In the months since Hipocampo Children’s Books has reopened to in-person browsing, a group of pre-teens and teens have made the space a regular stop on their wanderings through the Rochester, N.Y., neighborhood where it opened two years ago. Their relationship to the store is as new as the store itself, but their ties to the owners go much deeper. All were kindergarten students of co-owner Henry I. Padrón-Morales in the dual-language immersion program at the nearby Anna Murray Douglass Academy School No. 12. One is the son of Padrón-Morales’s business partner Pamela Bailie.

For Bailie and Padrón-Morales the bookstore’s existence is a tribute to changes in the world of children’s books. They met through the school as Padrón-Morales was headed toward retirement, both excited at the existence of #OwnVoices children’s books that were never on the shelves of bookstores when they were kids. “We were both seeing that there was starting to be a change in some of the literature that was coming out,” Bailie said. “It was becoming a little more reflective of the many cultures and the many backgrounds of people in the United States.”

That change took on particular significance for the two given the diversity of Rochester, where nearly 40% of the population is African American and almost 20% are Latino. So instead of retiring, Padrón-Morales teamed up with Bailie to create a bookstore where they could celebrate books by authors about cultures reflected in their own community.

Neither had any experience in bookselling, but they knew picture books and early readers—and, most importantly, they knew their community. Starting in 2017, they began planning the store and started scouting locations for the right spot. Time and again, they came back to the neighborhood near the school. The school sits atop the site where civil rights leaders Frederick Douglass and Anna Murray Douglass made their home, and the alleyways of the nearby streets are lined with murals honoring the deep heritage of the place. One day, Padrón-Morales walked inside a storefront that was up for lease on a highly trafficked street in the neighborhood and knew it was the place to open the bookstore.

“The plaque says it’s an 1857 building, and all of a sudden it hit me,” Padrón-Morales said. “Frederick Douglass may have walked into this when it was an apothecary in his day. He walked up and down this street. How many places are there, where there is a history that goes back to the industrial age, where all these buildings were brick-and-mortar? It gave me a nostalgic feeling. It gave me a feeling of connection.”

Bailie and Padrón-Morales originally hoped to open in November 2018, but their small business loans were held up by the government shutdown. They opened in spring 2019 instead, with board books, picture books, early readers, chapter books, middle grade, and YA titles, mixing in an abundant stock of multicultural and #OwnVoices books with classics and new releases. But as they neared their first anniversary, the pandemic ground their operations to a halt.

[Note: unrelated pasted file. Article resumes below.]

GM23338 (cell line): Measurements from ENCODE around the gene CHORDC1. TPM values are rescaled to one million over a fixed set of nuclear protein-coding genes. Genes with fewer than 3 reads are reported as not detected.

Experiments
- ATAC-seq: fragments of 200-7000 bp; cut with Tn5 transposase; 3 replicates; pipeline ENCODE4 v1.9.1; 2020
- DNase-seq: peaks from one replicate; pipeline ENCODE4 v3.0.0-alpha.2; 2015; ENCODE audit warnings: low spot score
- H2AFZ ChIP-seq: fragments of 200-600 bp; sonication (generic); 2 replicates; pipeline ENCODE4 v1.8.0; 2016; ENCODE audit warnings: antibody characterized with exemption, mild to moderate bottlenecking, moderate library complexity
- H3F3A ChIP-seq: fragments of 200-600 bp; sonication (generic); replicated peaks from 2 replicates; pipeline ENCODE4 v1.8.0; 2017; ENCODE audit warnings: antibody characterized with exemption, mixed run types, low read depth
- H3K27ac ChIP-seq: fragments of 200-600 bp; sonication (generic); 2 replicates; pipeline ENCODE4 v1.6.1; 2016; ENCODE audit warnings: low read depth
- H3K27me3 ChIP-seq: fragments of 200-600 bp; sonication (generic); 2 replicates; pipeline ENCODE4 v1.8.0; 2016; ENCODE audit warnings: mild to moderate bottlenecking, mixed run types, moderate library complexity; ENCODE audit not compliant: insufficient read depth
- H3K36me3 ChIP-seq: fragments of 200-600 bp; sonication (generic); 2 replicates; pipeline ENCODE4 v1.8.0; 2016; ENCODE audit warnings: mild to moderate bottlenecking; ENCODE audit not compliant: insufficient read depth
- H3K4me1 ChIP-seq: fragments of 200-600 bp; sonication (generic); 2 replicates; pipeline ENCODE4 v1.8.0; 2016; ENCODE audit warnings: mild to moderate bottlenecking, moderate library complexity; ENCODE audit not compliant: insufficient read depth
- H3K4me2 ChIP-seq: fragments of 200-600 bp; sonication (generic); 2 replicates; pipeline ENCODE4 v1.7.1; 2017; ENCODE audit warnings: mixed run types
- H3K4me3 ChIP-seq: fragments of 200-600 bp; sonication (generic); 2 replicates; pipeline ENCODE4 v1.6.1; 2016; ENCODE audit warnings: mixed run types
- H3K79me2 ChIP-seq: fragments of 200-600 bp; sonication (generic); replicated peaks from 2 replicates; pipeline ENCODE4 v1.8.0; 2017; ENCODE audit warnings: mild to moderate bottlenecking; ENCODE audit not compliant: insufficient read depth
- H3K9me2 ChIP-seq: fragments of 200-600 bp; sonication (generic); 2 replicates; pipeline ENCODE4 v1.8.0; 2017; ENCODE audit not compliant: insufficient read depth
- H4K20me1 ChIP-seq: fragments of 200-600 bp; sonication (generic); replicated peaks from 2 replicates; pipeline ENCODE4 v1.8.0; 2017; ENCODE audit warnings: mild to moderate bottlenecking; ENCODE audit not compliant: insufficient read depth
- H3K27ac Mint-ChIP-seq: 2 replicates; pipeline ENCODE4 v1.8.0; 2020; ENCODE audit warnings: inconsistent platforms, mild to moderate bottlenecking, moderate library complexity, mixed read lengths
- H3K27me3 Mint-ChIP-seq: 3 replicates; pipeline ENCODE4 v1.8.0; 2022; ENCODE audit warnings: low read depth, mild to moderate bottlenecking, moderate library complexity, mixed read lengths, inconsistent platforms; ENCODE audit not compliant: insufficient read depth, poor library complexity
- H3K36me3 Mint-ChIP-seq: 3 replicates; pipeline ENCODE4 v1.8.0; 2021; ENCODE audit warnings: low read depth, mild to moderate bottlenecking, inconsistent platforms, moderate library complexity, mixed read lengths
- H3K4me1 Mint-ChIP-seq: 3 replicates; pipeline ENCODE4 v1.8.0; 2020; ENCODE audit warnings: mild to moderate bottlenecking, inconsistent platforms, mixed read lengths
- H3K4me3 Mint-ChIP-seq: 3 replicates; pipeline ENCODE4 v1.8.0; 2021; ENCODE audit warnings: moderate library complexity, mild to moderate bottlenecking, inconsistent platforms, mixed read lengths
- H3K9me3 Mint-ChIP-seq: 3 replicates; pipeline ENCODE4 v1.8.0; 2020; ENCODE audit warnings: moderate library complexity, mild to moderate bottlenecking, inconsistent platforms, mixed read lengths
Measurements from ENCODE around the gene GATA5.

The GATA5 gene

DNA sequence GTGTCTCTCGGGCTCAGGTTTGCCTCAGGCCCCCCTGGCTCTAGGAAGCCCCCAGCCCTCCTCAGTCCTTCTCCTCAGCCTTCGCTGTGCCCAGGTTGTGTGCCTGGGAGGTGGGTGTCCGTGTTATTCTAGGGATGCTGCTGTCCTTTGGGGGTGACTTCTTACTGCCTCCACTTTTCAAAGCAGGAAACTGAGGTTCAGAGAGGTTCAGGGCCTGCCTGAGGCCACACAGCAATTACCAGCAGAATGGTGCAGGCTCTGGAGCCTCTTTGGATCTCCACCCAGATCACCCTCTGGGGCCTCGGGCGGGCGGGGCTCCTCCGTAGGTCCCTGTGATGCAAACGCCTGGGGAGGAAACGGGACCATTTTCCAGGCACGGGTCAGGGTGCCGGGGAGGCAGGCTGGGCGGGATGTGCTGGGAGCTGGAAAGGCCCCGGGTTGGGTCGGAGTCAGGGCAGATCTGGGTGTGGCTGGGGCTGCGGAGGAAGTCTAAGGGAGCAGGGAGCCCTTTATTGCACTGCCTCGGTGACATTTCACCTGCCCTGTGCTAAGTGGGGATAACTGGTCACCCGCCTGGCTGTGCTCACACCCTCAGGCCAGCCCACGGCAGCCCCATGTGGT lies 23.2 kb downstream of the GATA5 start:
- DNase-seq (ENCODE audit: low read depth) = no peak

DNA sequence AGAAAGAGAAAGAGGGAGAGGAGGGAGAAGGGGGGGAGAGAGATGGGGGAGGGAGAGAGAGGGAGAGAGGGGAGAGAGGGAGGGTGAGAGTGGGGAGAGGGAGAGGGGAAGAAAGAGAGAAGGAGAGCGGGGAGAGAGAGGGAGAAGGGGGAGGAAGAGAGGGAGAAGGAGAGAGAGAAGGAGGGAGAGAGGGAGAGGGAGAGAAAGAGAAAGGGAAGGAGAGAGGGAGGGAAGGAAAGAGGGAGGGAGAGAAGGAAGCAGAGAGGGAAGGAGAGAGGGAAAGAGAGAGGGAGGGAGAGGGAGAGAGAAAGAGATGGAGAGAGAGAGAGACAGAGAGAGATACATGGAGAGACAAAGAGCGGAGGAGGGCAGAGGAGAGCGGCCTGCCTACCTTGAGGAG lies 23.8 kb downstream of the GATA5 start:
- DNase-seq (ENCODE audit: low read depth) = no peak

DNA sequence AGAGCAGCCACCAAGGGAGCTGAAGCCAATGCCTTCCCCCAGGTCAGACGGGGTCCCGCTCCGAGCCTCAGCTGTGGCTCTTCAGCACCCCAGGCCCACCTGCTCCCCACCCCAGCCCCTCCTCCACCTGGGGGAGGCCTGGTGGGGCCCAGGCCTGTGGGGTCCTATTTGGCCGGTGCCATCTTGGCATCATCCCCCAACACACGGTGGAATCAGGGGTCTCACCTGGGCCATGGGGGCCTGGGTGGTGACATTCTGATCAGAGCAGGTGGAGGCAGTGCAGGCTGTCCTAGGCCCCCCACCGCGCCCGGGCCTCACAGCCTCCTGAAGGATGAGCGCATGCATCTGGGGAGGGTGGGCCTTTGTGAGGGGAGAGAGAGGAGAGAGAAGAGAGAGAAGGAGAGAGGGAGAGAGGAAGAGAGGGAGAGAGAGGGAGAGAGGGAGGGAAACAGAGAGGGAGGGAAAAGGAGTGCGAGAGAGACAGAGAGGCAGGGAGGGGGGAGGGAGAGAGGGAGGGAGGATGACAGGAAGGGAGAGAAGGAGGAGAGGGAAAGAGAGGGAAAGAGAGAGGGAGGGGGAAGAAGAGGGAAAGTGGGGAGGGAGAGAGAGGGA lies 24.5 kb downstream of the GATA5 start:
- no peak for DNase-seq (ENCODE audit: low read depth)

Still, they persevered and settled into a division of roles—Bailie handles logistics and finances while Padrón-Morales works the counter and plans events—and hit the targets in their business plan. Pre-pandemic, Hipocampo drew customers by inviting authors, artists, and musicians, who crafted storytimes, performances, and sing-alongs. During the pandemic, Padrón-Morales opened a Covid-safe micro-school program in the bookstore that immediately attracted 20 applicants, from which he picked four pupils.

Emerging from the pandemic, the store has enough sales, foot traffic, and demand that the co-owners are adding some adult titles and preparing to make their first hire. They are also looking to grow as readers themselves. Padrón-Morales is a Nuyorican from Brooklyn. Bailie is Irish and Turkish, from Belfast. Neither had read the new wave of #OwnVoices YA books until they opened Hipocampo.

“I didn’t know that the whole YA world had developed into something so strong,” Bailie said. “When you’re reading these books, it’s so rare that you’re just having one feeling. You’ve got this whole wide, full range of emotions and feelings and thoughts. I love it. It feels more realistic.”

Now Padrón-Morales and Bailie want more, hoping that publishers will continue to expand what they publish for the children they see taking those books down off the shelves at Hipocampo. For both owners, those readers’ experiences are where everything begins and ends.

“There’s an energy we’re seeing, that comes at us when people walk in, in how they feel the space,” Padrón-Morales said. “We love that energy. We love the physical composition of the brick-and-mortar, we love the community dynamic that’s occurring. I don’t mean to get mushy, but we come at this from a perspective of love.”